Wildlife Conservation Society North America Program

The Wildlife Conservation Society's mission is to save wildlife and wild lands by understanding and resolving critical problems that threaten key species and large wild ecosystems around the world. WSC combines science, international conservation, education and management to inspire care for nature, provide leadership in environmental education, and help sustain our planet's biological diversity. WSC's North America Program supports the organization's mission by sustaining and restoring at-risk wildlife populations, their critical habitats and the underlying ecological processes that support them on the continent's last great wildlands.

Wildlife Conservation Society has been a Brainerd Foundation grantee since 2007.

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Wildlife Conservation Society Grant history

2015

$40,000 - To ensure wildlife connectivity and reduce human-wildlife conflicts in the High Divide. Place-based conservation

2013

$90,000 - To ensure wildlife connectivity and reduce human-wildlife conflicts in Montana’s Big Hole River Valley and neighboring watersheds and to promote wildlife connectivity in the Flathead region of the Southern Canadian Rockies. Place-based conservation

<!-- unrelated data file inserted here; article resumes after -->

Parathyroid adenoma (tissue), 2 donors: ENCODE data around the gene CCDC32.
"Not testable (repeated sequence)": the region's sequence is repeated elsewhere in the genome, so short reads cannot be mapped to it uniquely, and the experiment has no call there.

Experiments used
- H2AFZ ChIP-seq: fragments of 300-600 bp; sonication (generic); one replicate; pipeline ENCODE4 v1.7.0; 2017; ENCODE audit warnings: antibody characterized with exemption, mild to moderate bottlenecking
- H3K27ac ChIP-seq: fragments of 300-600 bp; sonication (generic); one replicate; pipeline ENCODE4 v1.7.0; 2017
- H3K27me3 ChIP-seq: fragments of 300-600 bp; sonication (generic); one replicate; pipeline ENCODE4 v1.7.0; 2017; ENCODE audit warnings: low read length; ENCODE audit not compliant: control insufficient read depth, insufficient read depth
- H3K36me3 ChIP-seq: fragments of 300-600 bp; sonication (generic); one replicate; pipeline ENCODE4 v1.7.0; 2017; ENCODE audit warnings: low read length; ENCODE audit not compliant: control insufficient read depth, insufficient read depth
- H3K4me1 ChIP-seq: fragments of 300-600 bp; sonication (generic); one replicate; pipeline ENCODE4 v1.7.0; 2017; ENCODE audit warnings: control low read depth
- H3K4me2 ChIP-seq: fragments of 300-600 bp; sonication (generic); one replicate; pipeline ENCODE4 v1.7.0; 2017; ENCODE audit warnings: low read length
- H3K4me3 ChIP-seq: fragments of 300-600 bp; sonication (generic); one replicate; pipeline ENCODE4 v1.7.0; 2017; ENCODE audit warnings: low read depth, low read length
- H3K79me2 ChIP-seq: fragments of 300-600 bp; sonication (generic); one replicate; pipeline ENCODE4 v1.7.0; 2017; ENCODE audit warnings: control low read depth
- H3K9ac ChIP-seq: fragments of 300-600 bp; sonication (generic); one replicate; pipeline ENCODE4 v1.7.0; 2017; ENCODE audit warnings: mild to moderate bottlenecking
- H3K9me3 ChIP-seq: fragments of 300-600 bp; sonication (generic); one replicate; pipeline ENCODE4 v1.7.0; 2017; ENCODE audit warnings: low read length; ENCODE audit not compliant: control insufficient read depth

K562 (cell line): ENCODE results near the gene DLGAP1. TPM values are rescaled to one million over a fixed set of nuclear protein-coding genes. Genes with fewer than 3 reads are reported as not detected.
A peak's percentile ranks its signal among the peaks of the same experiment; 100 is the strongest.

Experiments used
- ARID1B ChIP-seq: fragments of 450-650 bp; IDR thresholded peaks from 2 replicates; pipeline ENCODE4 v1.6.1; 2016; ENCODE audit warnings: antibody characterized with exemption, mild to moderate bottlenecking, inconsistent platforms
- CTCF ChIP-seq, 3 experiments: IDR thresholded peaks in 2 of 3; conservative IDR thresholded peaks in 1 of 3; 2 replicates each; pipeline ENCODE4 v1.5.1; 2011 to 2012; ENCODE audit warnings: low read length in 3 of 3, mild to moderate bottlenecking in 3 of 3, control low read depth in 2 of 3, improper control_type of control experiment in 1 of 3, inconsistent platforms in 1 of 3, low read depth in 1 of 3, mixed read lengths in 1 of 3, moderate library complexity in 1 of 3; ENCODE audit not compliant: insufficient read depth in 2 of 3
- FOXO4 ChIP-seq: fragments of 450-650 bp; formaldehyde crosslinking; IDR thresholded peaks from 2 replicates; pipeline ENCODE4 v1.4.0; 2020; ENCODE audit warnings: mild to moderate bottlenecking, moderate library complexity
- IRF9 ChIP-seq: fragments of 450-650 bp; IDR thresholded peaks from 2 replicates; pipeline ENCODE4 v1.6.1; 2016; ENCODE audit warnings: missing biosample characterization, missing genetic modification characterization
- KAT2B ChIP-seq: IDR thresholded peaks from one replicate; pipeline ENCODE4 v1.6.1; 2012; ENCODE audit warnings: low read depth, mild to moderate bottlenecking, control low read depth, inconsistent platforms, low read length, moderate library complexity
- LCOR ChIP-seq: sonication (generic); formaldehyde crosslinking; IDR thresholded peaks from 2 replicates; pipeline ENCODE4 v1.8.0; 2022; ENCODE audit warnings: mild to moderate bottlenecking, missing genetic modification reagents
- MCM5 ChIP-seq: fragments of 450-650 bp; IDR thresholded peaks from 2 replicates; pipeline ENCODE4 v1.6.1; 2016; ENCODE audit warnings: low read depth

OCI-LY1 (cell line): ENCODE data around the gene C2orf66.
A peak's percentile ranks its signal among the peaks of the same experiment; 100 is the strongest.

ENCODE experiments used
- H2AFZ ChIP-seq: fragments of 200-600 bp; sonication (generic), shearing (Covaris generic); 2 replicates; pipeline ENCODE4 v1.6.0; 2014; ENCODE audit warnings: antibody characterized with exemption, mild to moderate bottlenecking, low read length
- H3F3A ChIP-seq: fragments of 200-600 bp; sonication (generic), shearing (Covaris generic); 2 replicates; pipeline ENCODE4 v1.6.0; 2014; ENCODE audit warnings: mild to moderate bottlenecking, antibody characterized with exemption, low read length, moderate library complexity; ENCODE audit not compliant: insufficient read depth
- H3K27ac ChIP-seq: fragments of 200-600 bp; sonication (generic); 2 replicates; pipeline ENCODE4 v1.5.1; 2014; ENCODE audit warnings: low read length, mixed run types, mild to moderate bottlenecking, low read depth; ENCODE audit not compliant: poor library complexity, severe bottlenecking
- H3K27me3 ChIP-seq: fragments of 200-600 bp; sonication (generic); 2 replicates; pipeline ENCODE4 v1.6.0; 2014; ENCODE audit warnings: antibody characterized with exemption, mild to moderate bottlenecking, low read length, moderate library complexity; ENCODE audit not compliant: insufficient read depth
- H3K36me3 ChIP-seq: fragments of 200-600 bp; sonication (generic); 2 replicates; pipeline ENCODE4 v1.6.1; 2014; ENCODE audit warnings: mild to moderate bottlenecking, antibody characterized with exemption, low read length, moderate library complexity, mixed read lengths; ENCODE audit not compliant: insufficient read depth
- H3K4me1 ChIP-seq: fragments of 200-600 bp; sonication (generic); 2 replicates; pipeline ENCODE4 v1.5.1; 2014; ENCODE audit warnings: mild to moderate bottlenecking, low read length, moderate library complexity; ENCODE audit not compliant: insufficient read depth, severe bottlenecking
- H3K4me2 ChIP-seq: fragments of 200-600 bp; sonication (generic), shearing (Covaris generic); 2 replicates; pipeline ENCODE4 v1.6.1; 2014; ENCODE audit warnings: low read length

2011

$80,000 - To ensure wildlife connectivity and reduce human-wildlife conflicts in Montana's Big Hole River Valley. Place-based conservation

2009

$41,000 - To integrate landscape level information on wildlife and sustainability into county planning efforts in the High Divide. Place-based conservation

2008

$45,000 - To integrate landscape level information on wildlife and sustainability into county planning and development decisionmaking in the High Divide of Montana and Idaho. Place-based conservation

2007

$25,000 - To develop and implement a conservation program to save wildlife linkage habitats across the High Divide. Place-based conservation

Wildlife Conservation Society Successes

High Divide stakeholders recognized for groundbreaking work

High Divide stakeholders recognized for groundbreaking work

A recent article in Western Confluence magazine shines the spotlight on several Brainerd grantees, including the Wildlife Conservation Society, the Ruby Valley Conservation District, Headwaters Economics, the Blackfoot Challenge, and People and Carnivores. The author offers an excellent analysis of the absolute necessity of factoring in working lands in wildlife conservation and demonstrates the solutions-based work of ranchers in the High Divide, one of the Brainerd Foundation's place-based focus areas.

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